To study the growth of these populations, different “r” values for some initialpopulations were tested. They were plotted on a graph( Figure 4). We notice for r values lessthan 1 the population gets to 0. This implies that there is no growth of the population and thepopulation eventually dies out. For r values between 1 and 3, the population is fixed eachyear. The population stabilises to its attractor. For r values of 3, 3.45, 3.54, 3.564, 3.569(approximately) the population undergoes period-doubling, meaning it divides into 2 furtherbranches. The population between these values repeat periodically between the values inthese branches. For example, for the first period-doubling, the population repeats itself every2 years, for the second-period doubling it does so every 4 years and so on. These particularpopulations are the two-point attractors. These period doublings are called bifurcations.Graphs with bifurcations are called bifurcation diagrams. For r values greater than 3.57 thepopulation behaves chaotically.
However, there are few other fascinating features in these bifurcation diagrams. Thereis some order amidst the chaos. When we look closely at the chaotic region of the bifurcationdiagram ( Figure 6 ), the white section at the r-value of 3.83 the population repeats every 3years.It is said to have a 3 point attractor. This type of order in chaos is not only seen inmultiples of 3 but also other odd multiples like 5 or 7 (Figure 5). The lines in figure 5represent the order in chaos for such odd multiples. This suggests that small changes in “r”can cause the system to behave orderly or chaotic. This reinforces that dynamical systems are“sensitive to its initial conditions”.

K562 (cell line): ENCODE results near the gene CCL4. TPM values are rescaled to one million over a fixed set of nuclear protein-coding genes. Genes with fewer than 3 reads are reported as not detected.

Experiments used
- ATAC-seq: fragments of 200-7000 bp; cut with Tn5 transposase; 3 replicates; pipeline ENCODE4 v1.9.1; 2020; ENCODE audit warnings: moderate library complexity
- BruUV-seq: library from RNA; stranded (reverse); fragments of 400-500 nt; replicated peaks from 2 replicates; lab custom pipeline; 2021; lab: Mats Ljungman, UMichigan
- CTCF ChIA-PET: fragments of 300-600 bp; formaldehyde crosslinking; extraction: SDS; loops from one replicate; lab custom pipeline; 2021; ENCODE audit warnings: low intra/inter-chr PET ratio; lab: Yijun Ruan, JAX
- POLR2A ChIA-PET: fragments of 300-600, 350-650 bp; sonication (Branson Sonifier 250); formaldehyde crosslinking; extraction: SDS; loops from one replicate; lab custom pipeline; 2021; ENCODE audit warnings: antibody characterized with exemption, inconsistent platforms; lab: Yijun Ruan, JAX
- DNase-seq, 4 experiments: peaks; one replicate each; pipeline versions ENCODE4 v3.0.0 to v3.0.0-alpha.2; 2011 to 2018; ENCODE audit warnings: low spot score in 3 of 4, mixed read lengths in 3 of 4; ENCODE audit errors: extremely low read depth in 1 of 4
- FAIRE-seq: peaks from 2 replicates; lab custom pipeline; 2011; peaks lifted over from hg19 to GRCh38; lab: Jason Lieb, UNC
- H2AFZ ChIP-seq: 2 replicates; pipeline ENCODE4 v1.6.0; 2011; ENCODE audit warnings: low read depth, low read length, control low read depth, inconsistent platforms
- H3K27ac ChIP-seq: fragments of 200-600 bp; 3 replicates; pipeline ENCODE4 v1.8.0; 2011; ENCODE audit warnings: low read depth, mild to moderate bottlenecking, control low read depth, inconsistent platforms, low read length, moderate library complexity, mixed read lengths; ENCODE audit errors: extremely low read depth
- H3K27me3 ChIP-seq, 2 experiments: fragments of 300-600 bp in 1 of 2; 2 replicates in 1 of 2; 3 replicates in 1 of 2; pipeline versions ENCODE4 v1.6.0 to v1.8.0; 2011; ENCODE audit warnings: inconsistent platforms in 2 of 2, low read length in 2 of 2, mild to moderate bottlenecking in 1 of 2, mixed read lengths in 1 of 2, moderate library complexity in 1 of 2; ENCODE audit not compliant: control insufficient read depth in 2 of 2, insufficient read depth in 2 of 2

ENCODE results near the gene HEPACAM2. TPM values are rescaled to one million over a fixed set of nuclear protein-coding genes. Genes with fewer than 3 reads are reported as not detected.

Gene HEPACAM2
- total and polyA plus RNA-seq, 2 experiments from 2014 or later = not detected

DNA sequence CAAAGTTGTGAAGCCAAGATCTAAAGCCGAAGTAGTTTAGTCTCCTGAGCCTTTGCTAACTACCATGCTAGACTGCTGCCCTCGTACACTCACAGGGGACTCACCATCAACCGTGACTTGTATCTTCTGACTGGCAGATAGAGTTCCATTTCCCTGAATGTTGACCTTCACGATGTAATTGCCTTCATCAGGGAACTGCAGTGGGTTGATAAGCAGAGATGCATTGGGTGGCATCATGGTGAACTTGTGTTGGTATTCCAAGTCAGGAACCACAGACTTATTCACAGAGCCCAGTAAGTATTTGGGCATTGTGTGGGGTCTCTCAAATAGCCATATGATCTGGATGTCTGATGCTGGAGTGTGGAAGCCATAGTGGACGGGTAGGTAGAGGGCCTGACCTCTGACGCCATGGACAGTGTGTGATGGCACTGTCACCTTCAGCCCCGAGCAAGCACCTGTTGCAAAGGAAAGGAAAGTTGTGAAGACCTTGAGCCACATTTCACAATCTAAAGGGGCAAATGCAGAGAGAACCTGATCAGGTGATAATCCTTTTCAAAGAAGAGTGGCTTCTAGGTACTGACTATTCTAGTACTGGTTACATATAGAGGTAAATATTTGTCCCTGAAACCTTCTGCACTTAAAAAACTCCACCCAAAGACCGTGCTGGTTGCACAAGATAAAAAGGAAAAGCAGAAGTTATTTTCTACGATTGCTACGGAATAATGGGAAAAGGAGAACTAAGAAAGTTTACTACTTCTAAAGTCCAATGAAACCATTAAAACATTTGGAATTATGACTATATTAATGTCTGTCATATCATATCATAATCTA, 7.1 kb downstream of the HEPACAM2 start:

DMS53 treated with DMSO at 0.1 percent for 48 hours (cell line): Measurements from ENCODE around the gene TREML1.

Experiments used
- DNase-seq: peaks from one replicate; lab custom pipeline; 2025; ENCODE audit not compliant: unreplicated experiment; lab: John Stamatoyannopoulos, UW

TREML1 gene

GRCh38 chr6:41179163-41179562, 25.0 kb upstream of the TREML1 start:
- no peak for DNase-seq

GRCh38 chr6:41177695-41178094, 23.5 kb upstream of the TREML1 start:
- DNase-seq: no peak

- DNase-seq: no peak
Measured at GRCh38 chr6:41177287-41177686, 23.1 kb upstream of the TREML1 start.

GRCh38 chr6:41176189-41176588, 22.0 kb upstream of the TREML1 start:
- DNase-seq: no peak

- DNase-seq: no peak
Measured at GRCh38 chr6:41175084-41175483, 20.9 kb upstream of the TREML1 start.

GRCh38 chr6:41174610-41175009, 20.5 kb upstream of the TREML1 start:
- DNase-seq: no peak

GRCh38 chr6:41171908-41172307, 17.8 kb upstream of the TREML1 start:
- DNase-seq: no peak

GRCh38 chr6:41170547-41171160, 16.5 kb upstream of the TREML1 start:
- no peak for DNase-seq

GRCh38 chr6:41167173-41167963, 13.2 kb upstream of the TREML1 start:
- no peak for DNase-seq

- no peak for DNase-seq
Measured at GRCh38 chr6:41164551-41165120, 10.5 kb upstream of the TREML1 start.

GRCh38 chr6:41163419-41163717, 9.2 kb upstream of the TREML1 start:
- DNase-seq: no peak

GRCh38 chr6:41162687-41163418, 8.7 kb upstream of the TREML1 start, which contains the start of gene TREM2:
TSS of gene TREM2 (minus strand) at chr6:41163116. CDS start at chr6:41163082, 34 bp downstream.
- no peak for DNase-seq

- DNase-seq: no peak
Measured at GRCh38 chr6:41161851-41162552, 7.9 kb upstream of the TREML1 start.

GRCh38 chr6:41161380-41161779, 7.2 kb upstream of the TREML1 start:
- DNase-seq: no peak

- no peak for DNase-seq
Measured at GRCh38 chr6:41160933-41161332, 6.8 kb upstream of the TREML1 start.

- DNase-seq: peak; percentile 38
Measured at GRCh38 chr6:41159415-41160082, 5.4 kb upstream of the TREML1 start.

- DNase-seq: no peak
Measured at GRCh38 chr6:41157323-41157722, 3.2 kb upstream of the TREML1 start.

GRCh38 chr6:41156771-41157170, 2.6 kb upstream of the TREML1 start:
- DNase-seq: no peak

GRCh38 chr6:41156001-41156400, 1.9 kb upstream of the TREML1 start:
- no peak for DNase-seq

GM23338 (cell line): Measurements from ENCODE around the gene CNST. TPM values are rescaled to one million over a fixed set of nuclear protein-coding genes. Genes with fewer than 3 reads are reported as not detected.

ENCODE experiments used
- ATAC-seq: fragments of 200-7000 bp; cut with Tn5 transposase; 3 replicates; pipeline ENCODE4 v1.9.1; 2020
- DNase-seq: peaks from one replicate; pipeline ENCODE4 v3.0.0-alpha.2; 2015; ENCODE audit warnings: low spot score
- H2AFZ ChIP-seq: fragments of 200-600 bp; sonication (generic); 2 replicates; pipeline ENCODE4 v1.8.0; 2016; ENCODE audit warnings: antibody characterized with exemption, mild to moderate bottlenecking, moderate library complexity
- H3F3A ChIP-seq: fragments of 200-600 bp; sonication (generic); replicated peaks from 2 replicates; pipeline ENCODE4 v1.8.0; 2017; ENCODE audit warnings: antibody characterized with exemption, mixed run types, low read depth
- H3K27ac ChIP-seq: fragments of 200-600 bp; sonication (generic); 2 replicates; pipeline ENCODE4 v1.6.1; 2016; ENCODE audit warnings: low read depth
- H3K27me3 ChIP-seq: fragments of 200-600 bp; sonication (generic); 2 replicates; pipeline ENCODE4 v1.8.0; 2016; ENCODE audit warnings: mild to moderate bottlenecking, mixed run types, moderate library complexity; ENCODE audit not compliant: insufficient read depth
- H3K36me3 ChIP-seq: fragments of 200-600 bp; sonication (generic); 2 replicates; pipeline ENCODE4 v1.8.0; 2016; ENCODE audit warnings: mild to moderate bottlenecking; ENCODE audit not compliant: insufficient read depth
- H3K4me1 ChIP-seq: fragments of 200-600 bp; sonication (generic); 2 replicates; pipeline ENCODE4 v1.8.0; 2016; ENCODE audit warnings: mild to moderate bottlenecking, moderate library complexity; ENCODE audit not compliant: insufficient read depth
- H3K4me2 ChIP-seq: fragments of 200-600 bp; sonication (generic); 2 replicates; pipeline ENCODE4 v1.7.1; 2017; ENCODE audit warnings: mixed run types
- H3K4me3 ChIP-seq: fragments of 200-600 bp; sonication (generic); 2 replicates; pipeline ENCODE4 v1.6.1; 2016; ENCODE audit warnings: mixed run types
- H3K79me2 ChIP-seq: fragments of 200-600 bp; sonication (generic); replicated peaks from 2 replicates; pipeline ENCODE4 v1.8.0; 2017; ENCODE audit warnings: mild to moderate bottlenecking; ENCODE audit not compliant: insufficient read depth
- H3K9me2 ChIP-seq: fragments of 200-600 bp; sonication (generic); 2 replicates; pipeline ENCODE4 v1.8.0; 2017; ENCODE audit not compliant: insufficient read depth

Venkata Pathapati 4
Bifurcation diagrams
There are many interesting details to spot in the bifurcation diagram.Firstly, the ratio between successive bifurcations is constant (Figure 7). This constant
is called the Feigenbaum constant which is “4.669…”. This is applicable to all equations thatresult in bifurcations. This helps us predict when these bifurcations could occur.
Secondly, the bifurcation diagram is related to fractals. Fractals are self-repeatingpatterns that occur again and again within themselves. Self-similarity is an important propertyof fractals. Another property is that they have an infinite perimeter but are bound in a finitearea.They are produced by recursive formulas and have a fractal dimension. Dimension is thenumber of coordinates required to represent a fixed point. For example (x,y) is twodimensional, (x,y,z) is three dimensional and so on. Fractals have fractional dimensions like2.7, 3.6, 0.5 etc. A famous example of a fractal is the Mandelbrot Set ( Figure 8 ). This fractalis formed by the recursive formula“ Zn+1 = Zn
2 + C” where “Zn+1” is the next number in therecursion, “Zn” is the current number and “C” is the initial number. For an initial number if
Venkata Pathapati 5
the iterations of this function blow up to infinity it is not a part of the Mandelbrot set but if itconverges to a finite number it is a part of this set.